Spacecraft are self-contained biospheres that must be designed to protect astronauts from harmful aspects of the interplanetary environment. Radiation encountered in deep space poses a significant threat to the health of astronauts and the success of future NASA missions beyond low-Earth orbit. Isotropic galactic cosmic rays (GCRs) and intermittent solar particle events (SPEs) threaten to cause acute radiation sickness and exceed NASA's permissible exposure limits for cancer risk for explorers in near-term space operations. Thus, effective methods of mitigating this radiation risk are high priorities for long-duration space flight. This experiment proposed to design a magnetic shielding architecture capable of reducing the amount of radiation by a factor of four to alleviate many biological uncertainties associated with this risk in the astronaut habitat. Through computational modeling, the spectra of harmful radiation was investigated and lead to the design of a “swarm-bot” type magnetic field configuration that deflected incoming radiation, thus forming a “safe-region” within the astronaut habitat. The novel method proposed here will work in concert with many aspects of existing superconductor technology. This system operates in parallel with the existing NASA Orion spacecraft infrastructure and in a continuous mode but without the need for continuous power.
Investigators previously studied unexplored architecture for a radiation-protected deep space expedition. The Orion spacecraft itself will not be altered. Instead, a number of relatively small independent mobile satellites, each containing superconducting coils, will form a protective array around the spaceship. These satellites will act as magnetic lenses whose purpose is to reduce the radiation flux passing through the volume occupied by the spaceship, thus limiting crew exposure. The magnet array will be reconfigurable and its formation will exploit the principles of swarm-bot technology. Protection against both isotropic GCRs and late-phase SPEs require an evenly spherical magnetic shield which can be created by an array of magnets in a form of a regular polyhedron. The goal of the magnet array is to provide a safe region around the spacecraft in which the number density of the charged particles is lower than it would be in the absence of such a shield. Since magnetic fields do not change GCR and SPE particle energy, the dose of radiation absorbed by the biological tissue inside the protected region is reduced by the same proportion as the number density of the particles. This protection will also provide improved constraints for future models of biological responses to radiation and reduce uncertainties in studies of radiation effects.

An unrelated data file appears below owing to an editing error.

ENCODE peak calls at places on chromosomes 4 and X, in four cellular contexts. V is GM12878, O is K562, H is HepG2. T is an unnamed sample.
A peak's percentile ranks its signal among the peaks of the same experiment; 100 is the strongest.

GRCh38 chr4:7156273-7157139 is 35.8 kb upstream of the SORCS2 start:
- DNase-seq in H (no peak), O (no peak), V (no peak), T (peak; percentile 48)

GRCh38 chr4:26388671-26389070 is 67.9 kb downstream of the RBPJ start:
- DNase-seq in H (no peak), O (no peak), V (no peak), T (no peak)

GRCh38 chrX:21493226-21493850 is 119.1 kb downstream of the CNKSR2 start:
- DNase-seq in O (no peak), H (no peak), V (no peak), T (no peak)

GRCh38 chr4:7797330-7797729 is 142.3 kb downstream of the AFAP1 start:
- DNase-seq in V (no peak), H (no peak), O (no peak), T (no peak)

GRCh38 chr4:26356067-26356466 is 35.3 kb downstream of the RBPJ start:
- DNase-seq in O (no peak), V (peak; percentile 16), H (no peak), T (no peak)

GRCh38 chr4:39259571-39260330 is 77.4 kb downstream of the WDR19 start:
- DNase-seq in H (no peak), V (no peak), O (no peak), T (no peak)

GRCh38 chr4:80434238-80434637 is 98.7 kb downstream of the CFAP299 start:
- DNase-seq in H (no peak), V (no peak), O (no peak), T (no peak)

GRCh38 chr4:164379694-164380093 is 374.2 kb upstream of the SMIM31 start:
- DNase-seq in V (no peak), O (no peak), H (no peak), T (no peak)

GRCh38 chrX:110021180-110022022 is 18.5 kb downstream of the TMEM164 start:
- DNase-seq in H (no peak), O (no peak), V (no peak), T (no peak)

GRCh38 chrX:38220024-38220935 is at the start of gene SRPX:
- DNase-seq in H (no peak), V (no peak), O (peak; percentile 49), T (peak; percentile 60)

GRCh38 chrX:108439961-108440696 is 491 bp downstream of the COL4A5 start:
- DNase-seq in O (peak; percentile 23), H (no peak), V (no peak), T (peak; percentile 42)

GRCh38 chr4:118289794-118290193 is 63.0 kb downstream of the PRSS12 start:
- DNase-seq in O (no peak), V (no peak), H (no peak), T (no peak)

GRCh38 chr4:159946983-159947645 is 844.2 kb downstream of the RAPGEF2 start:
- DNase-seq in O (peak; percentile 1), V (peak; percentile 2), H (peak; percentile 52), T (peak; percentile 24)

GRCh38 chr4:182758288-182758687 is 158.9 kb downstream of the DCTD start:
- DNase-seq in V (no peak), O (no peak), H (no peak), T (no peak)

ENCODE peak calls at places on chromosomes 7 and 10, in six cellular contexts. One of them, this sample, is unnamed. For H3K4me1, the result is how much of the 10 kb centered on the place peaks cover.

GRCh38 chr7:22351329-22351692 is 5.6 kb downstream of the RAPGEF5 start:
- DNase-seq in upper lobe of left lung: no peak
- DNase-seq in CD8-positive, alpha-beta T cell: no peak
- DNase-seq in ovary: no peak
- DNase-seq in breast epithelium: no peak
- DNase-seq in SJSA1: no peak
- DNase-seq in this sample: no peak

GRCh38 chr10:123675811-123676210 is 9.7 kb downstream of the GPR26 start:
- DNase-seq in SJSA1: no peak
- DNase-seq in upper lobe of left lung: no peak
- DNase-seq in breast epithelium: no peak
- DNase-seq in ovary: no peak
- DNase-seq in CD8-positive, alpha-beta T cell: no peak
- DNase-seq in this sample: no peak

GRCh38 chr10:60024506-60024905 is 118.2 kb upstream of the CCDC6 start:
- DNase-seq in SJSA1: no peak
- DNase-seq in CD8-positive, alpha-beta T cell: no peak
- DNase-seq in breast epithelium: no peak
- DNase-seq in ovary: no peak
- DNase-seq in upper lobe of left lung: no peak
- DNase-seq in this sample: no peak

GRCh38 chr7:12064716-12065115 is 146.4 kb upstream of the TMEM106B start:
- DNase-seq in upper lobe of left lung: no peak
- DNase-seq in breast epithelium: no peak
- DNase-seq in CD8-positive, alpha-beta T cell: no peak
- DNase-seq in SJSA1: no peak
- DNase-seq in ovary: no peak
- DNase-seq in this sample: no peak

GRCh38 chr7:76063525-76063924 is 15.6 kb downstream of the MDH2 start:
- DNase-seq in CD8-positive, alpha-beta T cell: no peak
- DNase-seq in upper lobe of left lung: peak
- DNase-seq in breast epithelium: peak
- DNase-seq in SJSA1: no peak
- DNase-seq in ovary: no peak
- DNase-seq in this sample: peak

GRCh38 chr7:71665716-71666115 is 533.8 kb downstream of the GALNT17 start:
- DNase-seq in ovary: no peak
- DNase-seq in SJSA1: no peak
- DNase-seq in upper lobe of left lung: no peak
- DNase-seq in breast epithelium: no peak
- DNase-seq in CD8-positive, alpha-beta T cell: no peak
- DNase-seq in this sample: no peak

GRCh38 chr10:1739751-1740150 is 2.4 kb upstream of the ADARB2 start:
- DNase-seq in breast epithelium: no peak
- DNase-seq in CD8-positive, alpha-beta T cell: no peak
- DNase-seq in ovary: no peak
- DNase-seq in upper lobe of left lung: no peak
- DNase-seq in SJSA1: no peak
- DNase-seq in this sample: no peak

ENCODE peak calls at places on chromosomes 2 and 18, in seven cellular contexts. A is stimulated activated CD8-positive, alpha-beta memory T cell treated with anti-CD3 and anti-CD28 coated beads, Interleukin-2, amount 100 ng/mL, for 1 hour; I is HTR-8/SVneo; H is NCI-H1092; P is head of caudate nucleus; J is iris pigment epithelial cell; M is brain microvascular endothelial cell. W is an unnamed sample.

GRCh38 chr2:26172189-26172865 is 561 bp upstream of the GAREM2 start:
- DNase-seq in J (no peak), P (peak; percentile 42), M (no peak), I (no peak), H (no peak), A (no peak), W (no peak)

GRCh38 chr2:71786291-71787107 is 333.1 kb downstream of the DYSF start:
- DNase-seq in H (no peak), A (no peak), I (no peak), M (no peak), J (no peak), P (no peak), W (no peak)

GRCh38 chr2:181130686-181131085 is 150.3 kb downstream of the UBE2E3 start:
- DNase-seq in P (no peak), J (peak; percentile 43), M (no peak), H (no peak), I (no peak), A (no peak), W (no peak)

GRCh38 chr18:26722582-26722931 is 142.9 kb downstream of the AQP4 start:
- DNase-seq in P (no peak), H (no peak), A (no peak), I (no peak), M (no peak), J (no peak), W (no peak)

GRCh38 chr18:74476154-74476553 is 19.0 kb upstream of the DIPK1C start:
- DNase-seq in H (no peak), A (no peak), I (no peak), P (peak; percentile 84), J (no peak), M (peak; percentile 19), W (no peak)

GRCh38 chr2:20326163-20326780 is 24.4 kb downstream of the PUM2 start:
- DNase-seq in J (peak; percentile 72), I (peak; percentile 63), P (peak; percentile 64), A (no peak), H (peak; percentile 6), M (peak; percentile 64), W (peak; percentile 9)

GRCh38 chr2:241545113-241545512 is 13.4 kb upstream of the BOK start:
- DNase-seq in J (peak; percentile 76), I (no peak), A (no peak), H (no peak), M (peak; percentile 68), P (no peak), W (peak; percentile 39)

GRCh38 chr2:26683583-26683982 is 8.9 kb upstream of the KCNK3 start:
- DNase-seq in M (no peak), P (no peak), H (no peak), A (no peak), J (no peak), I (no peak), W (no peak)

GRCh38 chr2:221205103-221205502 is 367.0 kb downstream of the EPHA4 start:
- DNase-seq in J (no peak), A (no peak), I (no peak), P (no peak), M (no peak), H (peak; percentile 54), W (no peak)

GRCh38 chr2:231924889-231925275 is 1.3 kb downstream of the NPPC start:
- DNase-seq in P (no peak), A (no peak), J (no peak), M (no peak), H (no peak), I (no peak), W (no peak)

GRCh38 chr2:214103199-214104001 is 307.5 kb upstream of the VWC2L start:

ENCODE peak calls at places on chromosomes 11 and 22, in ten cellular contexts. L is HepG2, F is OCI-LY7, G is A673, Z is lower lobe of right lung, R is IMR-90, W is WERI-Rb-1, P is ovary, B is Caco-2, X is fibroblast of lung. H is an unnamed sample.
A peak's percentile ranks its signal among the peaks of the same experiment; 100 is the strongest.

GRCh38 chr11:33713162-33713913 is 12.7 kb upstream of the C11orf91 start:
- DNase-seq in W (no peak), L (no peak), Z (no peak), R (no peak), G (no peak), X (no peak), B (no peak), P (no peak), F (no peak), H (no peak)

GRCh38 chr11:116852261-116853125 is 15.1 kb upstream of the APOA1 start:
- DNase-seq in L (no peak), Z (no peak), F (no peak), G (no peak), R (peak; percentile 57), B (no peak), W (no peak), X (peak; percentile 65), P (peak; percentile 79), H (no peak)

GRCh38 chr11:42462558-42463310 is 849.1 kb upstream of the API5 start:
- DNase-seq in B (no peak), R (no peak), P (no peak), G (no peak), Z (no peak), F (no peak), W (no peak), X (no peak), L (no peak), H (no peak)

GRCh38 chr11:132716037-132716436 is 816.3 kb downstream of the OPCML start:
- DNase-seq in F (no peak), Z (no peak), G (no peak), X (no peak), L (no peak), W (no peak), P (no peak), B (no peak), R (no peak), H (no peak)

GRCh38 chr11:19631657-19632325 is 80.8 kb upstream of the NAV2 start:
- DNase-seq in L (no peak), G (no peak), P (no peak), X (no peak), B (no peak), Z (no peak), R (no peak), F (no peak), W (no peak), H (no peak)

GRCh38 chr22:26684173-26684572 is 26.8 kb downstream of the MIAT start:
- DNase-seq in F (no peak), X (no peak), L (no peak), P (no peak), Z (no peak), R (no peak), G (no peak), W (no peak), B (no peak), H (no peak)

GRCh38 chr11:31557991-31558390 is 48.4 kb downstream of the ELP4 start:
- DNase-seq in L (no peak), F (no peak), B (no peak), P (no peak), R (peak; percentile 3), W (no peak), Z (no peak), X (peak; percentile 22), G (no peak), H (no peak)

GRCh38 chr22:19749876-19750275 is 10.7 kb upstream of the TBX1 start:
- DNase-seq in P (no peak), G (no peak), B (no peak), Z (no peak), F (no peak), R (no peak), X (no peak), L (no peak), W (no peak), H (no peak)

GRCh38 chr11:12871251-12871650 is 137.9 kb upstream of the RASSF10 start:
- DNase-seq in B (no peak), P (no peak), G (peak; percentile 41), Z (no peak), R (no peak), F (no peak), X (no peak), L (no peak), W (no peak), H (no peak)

The investigators built an infrastructure of robust particle tracking simulations of 10^4-10^5 particles that create an isotropic flux of high order. This infrastructure can build evenly symmetric shields comprised of numerous dispersed magnetic dipoles. They have completed scaled-down, low energy (0.01 MeV) simulations showing that a dispersed 20-dipole shield at 50 m radius can successfully deflect significant isotropic radiation from a 10 m radius central volume (i.e., spacecraft). Despite the scaled-down energies and spatial scale, the code infrastructure is promising in showing that it is indeed feasible to shield a central volume from an isotropic particle flux using a dispersed magnetic shield.